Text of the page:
He also noted that not only did he see a lot of speckled trout in 2013, he saw a lot of smaller fish — a good sign for this year.

“I think that it’s going to be a good year, but everything depends on the Mississippi River,” Audibert said. “There will be a lot of snow melt. Outside waters are more affected by discharges right from the river; inside waters more by Caernarvon.

“Caernarvon outflow can turn areas like Oak River, Lake Leery, Little Lake, Grand Lake and Bay Lafourche into fresh water. One hundred percent depends on Caernarvon operation. Without (high diversion flow rates), we can catch fish, even if the river is high. When areas turn freshwater, trout disappear.”

Asked about April trout tactics, Thomason pointed out it is a windy month.

“Everybody gets the itch to go outside, but I would focus on areas closer in, 2 to 5 feet of water with lots of oyster shells,” he said. “Oystermen are doing a lot of cultch planting with crushed concrete. Look for these areas of activity that are marked off with white PVC pipes in places like Lake Machias or Lake Calebasse — the last bays and lakes before hitting open waters.”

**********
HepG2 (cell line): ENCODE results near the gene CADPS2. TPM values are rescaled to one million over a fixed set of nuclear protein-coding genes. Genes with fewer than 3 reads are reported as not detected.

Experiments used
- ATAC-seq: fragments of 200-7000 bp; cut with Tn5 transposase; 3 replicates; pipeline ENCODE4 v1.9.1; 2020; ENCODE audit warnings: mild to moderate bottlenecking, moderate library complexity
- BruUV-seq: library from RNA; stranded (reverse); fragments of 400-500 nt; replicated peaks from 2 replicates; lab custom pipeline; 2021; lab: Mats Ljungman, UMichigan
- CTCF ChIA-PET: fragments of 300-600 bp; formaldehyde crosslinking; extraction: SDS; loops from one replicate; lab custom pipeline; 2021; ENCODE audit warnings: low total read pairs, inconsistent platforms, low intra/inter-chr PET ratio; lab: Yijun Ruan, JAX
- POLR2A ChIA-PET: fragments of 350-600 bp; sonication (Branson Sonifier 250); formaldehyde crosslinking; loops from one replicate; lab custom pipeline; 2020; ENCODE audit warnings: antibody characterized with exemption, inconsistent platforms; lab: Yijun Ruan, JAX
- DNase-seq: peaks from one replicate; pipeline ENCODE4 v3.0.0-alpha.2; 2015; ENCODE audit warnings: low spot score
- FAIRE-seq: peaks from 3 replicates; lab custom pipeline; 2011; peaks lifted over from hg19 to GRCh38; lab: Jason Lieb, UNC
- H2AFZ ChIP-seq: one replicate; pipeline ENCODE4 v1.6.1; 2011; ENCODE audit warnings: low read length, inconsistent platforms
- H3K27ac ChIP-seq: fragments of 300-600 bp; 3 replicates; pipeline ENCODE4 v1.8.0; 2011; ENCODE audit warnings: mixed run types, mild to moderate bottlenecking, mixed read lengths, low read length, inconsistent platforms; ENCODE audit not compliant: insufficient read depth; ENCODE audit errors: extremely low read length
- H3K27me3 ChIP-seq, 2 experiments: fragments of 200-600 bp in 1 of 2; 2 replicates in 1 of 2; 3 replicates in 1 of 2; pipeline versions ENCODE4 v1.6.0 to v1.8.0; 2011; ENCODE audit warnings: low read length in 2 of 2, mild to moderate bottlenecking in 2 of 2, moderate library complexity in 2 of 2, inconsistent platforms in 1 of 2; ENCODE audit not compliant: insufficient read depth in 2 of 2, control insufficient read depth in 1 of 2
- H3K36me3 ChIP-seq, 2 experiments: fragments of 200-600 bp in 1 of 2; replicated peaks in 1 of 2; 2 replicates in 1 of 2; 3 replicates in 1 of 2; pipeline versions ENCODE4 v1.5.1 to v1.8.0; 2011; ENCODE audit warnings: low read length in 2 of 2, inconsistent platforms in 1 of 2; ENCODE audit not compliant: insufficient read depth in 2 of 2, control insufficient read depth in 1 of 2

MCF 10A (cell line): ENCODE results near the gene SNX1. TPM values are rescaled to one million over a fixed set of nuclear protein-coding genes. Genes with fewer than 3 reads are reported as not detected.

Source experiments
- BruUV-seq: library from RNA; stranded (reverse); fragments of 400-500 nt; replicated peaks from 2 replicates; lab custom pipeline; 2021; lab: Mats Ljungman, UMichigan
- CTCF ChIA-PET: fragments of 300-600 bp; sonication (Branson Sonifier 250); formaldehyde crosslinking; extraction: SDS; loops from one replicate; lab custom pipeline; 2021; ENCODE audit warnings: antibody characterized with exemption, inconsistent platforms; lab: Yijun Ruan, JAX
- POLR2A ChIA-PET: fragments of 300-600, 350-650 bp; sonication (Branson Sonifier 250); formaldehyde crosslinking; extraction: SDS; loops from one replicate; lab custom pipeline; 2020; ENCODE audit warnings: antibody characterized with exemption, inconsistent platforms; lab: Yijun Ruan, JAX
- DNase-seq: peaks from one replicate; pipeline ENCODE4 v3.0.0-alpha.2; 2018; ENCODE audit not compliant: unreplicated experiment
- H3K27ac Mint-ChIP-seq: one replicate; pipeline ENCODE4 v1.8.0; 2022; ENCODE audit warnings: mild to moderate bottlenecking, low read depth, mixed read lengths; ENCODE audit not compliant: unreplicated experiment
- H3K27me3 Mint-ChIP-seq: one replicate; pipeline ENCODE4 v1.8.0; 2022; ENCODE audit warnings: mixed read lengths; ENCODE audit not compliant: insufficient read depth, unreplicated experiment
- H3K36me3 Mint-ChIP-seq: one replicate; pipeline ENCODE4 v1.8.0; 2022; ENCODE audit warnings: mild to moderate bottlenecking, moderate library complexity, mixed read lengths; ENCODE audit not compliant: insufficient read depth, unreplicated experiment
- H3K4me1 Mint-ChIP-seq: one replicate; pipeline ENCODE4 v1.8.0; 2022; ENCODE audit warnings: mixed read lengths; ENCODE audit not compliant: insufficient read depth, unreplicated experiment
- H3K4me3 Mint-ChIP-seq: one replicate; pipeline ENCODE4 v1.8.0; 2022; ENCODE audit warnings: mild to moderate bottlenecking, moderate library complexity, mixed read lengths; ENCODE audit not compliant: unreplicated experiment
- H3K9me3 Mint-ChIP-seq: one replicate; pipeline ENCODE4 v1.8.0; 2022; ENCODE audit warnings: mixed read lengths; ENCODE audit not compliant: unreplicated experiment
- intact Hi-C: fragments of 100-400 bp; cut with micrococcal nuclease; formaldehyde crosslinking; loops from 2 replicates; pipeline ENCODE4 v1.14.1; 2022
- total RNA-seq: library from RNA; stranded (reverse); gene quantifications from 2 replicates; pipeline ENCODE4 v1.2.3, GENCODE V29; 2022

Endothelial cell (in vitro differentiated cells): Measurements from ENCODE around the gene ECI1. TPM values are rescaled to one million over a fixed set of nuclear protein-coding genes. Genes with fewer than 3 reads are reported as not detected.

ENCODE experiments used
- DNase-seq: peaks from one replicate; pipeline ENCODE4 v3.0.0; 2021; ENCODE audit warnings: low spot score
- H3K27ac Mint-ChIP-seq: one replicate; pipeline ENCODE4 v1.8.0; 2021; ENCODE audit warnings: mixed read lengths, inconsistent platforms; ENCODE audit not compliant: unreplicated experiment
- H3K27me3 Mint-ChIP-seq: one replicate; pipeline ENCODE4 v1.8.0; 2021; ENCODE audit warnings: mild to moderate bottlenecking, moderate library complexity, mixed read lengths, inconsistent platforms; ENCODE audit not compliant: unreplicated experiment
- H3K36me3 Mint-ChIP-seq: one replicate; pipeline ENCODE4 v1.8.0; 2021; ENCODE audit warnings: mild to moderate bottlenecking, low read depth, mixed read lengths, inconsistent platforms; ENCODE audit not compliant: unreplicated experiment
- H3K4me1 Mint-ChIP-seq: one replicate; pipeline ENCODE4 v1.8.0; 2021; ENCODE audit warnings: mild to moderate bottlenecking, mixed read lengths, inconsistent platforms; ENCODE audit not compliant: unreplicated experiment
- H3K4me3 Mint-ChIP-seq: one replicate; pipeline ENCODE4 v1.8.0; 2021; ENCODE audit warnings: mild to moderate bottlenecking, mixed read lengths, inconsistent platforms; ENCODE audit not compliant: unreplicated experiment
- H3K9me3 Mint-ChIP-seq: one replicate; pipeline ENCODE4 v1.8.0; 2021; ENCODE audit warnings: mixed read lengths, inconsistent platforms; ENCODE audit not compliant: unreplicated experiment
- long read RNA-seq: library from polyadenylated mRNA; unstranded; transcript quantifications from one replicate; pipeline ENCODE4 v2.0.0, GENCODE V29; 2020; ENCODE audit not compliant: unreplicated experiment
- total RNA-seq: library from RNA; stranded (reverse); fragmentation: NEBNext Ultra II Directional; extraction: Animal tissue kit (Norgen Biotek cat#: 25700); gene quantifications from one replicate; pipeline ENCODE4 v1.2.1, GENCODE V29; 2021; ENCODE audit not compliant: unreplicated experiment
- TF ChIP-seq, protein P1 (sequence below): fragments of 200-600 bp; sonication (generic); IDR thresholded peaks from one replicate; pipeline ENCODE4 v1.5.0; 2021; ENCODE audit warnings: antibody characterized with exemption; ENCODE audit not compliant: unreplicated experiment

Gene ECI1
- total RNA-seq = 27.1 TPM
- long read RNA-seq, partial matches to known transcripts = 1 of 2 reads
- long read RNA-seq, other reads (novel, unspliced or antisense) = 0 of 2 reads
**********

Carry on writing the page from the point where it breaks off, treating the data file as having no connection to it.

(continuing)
Thomason’s favored baits for the month are plugs: Mirr0lure Catch 5s, Catch 2000s, and She Pups; and Mann’s Baby 1-minus.

With May comes an influx of shrimp, and Thomason recommended shifting to using more live shrimp, either under corks or free-lined. He also fishes farther out, “hopping, skipping and jumping from gas well to gas well.”

“There really is no science to it. Just move till you hit them,” he said.

May can also produce big trout if the weather lets fishermen get to the “farthest-out islands.” There he fishes topwater lures.

He called June “one of those months that is either really good or really tough.”

“The fish have moved farther out into Black Bay and Breton Sound, but weather can prevent fishermen from following them,” Thomason said. “Most productive are oil rigs and outer fringe islands.”